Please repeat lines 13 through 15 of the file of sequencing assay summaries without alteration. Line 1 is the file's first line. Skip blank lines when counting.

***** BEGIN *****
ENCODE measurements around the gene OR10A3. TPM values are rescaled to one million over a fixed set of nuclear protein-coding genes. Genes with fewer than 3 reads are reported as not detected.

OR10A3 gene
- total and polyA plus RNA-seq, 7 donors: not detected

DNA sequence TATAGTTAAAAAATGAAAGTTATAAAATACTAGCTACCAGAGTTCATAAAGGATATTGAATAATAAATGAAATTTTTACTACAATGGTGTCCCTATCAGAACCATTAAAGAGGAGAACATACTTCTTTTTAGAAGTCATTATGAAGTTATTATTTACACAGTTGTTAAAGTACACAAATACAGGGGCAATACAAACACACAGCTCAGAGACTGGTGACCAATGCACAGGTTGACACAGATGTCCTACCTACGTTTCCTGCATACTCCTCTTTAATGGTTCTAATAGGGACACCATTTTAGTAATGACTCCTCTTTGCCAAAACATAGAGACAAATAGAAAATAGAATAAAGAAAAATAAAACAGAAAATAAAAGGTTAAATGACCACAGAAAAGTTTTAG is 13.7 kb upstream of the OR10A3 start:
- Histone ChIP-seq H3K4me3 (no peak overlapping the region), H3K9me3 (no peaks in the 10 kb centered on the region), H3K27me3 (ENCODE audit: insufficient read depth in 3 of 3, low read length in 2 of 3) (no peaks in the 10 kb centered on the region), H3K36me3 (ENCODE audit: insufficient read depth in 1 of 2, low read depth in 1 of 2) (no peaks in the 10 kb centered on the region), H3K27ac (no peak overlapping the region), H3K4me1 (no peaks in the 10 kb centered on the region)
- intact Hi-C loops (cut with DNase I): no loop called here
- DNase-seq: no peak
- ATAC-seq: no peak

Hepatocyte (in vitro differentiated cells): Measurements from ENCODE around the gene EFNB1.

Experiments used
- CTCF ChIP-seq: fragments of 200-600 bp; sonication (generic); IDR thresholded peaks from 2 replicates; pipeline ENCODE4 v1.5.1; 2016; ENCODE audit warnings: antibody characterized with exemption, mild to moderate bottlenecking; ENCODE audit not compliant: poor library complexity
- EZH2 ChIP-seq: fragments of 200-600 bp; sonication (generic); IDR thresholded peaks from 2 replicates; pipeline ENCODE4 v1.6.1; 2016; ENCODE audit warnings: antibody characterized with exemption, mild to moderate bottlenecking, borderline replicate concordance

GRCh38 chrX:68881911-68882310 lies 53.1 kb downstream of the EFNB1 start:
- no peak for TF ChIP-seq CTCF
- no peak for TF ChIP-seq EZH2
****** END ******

GRCh38 chrX:68881911-68882310 lies 53.1 kb downstream of the EFNB1 start:
- no peak for TF ChIP-seq CTCF
- no peak for TF ChIP-seq EZH2